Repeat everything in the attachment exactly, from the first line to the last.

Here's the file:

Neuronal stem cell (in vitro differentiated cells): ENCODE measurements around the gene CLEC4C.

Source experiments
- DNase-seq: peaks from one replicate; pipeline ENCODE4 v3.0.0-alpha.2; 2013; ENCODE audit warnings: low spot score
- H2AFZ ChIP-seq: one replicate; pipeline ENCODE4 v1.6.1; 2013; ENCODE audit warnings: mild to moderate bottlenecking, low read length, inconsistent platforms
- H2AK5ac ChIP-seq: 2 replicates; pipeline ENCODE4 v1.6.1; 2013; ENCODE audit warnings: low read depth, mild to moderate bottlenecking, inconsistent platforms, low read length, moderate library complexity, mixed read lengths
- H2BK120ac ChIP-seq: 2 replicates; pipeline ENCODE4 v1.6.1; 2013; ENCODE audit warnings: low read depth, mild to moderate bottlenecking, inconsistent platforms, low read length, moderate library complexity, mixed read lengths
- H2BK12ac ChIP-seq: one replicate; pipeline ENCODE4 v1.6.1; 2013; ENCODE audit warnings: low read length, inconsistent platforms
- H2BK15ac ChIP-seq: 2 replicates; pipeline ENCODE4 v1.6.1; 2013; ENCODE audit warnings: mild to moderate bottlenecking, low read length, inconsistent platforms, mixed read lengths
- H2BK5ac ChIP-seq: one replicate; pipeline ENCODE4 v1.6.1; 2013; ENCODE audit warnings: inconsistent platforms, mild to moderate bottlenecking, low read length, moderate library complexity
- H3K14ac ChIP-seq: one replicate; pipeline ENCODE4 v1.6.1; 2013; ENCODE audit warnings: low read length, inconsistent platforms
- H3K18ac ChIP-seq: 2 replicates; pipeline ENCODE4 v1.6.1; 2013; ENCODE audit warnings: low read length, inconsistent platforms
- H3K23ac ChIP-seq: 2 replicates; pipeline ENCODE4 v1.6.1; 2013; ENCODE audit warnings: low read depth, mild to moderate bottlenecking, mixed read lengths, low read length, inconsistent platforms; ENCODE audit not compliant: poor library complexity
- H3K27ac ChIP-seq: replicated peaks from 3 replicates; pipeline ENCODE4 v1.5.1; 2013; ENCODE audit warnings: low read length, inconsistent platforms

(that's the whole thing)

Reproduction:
Neuronal stem cell (in vitro differentiated cells): ENCODE measurements around the gene CLEC4C.

Source experiments
- DNase-seq: peaks from one replicate; pipeline ENCODE4 v3.0.0-alpha.2; 2013; ENCODE audit warnings: low spot score
- H2AFZ ChIP-seq: one replicate; pipeline ENCODE4 v1.6.1; 2013; ENCODE audit warnings: mild to moderate bottlenecking, low read length, inconsistent platforms
- H2AK5ac ChIP-seq: 2 replicates; pipeline ENCODE4 v1.6.1; 2013; ENCODE audit warnings: low read depth, mild to moderate bottlenecking, inconsistent platforms, low read length, moderate library complexity, mixed read lengths
- H2BK120ac ChIP-seq: 2 replicates; pipeline ENCODE4 v1.6.1; 2013; ENCODE audit warnings: low read depth, mild to moderate bottlenecking, inconsistent platforms, low read length, moderate library complexity, mixed read lengths
- H2BK12ac ChIP-seq: one replicate; pipeline ENCODE4 v1.6.1; 2013; ENCODE audit warnings: low read length, inconsistent platforms
- H2BK15ac ChIP-seq: 2 replicates; pipeline ENCODE4 v1.6.1; 2013; ENCODE audit warnings: mild to moderate bottlenecking, low read length, inconsistent platforms, mixed read lengths
- H2BK5ac ChIP-seq: one replicate; pipeline ENCODE4 v1.6.1; 2013; ENCODE audit warnings: inconsistent platforms, mild to moderate bottlenecking, low read length, moderate library complexity
- H3K14ac ChIP-seq: one replicate; pipeline ENCODE4 v1.6.1; 2013; ENCODE audit warnings: low read length, inconsistent platforms
- H3K18ac ChIP-seq: 2 replicates; pipeline ENCODE4 v1.6.1; 2013; ENCODE audit warnings: low read length, inconsistent platforms
- H3K23ac ChIP-seq: 2 replicates; pipeline ENCODE4 v1.6.1; 2013; ENCODE audit warnings: low read depth, mild to moderate bottlenecking, mixed read lengths, low read length, inconsistent platforms; ENCODE audit not compliant: poor library complexity
- H3K27ac ChIP-seq: replicated peaks from 3 replicates; pipeline ENCODE4 v1.5.1; 2013; ENCODE audit warnings: low read length, inconsistent platforms